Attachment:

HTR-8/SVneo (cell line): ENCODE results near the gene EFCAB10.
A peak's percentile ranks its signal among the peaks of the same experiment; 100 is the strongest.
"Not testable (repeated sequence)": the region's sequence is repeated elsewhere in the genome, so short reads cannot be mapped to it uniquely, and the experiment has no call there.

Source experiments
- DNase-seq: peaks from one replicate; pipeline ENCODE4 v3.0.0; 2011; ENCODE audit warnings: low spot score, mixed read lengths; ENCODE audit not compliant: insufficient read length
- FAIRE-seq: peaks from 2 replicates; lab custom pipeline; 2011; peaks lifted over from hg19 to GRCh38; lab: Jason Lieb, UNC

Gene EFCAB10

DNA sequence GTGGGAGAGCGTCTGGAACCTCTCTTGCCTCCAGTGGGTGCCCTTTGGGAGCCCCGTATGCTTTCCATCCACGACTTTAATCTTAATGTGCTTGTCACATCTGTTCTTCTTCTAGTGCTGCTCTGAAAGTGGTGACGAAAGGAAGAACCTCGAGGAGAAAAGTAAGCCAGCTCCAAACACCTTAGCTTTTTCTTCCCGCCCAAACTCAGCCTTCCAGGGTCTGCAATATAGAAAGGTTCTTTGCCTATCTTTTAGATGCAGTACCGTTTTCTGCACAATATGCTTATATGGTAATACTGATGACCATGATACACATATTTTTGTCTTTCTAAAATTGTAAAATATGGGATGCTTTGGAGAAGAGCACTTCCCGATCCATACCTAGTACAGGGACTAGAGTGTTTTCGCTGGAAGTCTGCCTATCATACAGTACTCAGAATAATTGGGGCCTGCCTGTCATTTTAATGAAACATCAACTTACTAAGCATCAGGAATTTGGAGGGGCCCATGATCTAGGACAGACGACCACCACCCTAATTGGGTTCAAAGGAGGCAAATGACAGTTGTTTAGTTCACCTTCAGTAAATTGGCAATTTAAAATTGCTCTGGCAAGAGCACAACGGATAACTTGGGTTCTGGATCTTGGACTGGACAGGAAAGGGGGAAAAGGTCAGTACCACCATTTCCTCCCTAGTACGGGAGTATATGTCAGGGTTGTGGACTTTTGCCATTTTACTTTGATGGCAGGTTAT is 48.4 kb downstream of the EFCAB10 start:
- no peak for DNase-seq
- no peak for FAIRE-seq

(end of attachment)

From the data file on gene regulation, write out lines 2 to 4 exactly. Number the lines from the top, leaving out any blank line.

A peak's percentile ranks its signal among the peaks of the same experiment; 100 is the strongest.
"Not testable (repeated sequence)": the region's sequence is repeated elsewhere in the genome, so short reads cannot be mapped to it uniquely, and the experiment has no call there.

Source experiments